Guest Author: Jim Saber, President & CEO – NextEnergy
If you follow the developing electric mobility industry, you will find articles and announcements on new concept and production vehicles, battery technologies to improve vehicle range, electric vehicle charging networks, mobility services, etc. on a daily basis. It is a race to bring to the market new vehicles and services which appeal to consumers and satisfy regulators and policy makers.
While the electric vehicle (EV) industry is in still in the early stages, it is primed for significant growth in the next five to seven years. Recent articles have predicted that EVs will be cheaper to purchase than internal combustion engine vehicles by 2025. With more EVs expected in the near future, more activity needs to occur in charging and infrastructure to ensure a seamless travel and user experience. Vehicle electrification can also reverse a decade-long trend of flat demand growth for electric utilities. However, the programs and business model development has been slow in this historically conservative industry. A recent Smart Electric Power Alliance report Utilities and Electric Vehicles: Evolving to Unlock Grid Value found that 74% of utilities were in the early stage of EV programs, 23% were in the intermediate stage, and 3% were in late stages; each stage was determined based on level of consumer engagement, as well as availability of incentives and rate programs.
In 2017, 43 state governments and the District of Columbia worked on 227 pieces of legislation that included the regulation of EVs, study or investigation of EVs, incentive programs, charging infrastructure, and new utility rates for EV charging.
In Q3 2018 alone, a total of 276 grid modernization actions were taken, representing a 50% increase over Q3 2017.
Clearly, states and utilities are working to accelerate their programs. Leader states can help lagging states and their associated utilities by determining the best way to spend their time and money, but models of success have been, and are being developed so replication at scale can happen now.
As states and utilities are increasing their activity to support the growth of EVs, a few areas of future focus are:
- Future ownership and operation of the charging stations. States are developing programs and positions on utility ownership and operation of EV charging stations. Utilities are most familiar with the local electrical grid and have the expertise to operate the stations in a manner which increase stability and efficiency of the systems which can be an advantage. Utility ownership and operation may also limit retail competition and negatively impact EV owners in the future.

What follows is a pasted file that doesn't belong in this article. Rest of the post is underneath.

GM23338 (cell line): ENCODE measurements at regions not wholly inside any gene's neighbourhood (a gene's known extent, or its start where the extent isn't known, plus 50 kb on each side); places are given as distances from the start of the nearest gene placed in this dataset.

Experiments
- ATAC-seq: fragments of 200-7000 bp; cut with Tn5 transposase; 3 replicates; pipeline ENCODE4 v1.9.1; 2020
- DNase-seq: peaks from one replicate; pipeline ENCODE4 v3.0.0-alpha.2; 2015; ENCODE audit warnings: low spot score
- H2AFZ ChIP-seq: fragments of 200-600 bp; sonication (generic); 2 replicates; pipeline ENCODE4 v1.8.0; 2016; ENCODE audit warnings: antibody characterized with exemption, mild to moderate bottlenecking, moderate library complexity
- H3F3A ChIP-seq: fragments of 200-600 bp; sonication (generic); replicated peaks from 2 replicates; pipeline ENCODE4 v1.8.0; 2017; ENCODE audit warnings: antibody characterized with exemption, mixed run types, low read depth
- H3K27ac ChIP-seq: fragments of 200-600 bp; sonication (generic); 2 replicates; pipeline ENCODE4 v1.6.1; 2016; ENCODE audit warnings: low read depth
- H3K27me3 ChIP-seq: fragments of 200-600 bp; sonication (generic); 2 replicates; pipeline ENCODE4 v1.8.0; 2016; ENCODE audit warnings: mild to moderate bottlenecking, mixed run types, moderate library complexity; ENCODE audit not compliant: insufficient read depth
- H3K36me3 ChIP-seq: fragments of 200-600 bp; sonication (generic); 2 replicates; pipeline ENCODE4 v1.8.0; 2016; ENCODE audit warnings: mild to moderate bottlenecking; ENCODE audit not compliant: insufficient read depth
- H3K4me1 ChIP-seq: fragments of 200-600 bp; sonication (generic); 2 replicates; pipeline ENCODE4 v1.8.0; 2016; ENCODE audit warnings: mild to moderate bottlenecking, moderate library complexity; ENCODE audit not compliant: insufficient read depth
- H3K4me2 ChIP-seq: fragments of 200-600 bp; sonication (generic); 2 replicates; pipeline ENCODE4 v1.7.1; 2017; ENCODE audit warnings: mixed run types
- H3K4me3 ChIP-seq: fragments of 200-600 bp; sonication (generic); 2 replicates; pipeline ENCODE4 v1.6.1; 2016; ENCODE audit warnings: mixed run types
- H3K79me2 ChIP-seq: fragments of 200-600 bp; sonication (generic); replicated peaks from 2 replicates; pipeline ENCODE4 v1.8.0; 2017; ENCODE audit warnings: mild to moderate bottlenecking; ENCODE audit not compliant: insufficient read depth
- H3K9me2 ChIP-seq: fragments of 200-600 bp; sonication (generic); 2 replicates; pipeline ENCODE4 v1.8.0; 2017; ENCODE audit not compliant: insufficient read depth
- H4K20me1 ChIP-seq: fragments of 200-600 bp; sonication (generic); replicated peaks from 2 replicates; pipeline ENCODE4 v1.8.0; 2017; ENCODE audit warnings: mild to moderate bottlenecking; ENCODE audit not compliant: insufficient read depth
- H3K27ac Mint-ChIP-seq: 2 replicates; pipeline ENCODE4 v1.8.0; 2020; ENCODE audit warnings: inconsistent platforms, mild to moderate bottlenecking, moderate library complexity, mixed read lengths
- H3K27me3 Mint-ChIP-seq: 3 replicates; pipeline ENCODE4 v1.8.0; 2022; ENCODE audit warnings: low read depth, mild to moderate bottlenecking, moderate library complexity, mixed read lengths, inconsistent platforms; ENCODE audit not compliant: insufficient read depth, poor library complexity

- The sale of electricity via EV charging stations. Since the EV charging station is not a generator (similar to a solar panel), many states are piloting the ability for the station operator to sell the electricity that goes to the charge the vehicle. This can lead to increased revenue for the operator and if taxed properly, a source of funding for the state to replace fuel taxes. Some have concerns over the potential for significant fluctuation in pricing.
- Experimental rates for DC fast charging systems which minimize demand charges. Owners of DC fast charging stations are typically billed on a utility’s general service tariff with a three-part rate, including per-kWh energy charges, a demand charge, and a fixed charge. The fast charging nature of these stations results in high demand charges on owners’ bills, which can be a deterrent to developing this infrastructure. To overcome this obstacle and encourage the build-out of DC fast chargers, several utilities are proposing demand charge alternatives for the owners of fast charging stations.
As states and utilities go from early to late stages of the policies and programs to support electric vehicles, the opportunities for business to invest and participate in new added-value services will become clearer, and the value of electrified mobility will be more easily realized by consumers.
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